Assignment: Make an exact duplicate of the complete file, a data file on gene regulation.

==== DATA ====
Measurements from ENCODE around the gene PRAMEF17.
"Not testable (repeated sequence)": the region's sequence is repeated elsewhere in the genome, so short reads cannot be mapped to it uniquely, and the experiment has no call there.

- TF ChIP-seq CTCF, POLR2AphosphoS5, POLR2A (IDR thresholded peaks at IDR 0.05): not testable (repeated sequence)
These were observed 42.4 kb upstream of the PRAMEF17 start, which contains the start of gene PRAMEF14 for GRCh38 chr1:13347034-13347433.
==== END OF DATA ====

Measurements from ENCODE around the gene PRAMEF17.
"Not testable (repeated sequence)": the region's sequence is repeated elsewhere in the genome, so short reads cannot be mapped to it uniquely, and the experiment has no call there.

- TF ChIP-seq CTCF, POLR2AphosphoS5, POLR2A (IDR thresholded peaks at IDR 0.05): not testable (repeated sequence)
These were observed 42.4 kb upstream of the PRAMEF17 start, which contains the start of gene PRAMEF14 for GRCh38 chr1:13347034-13347433.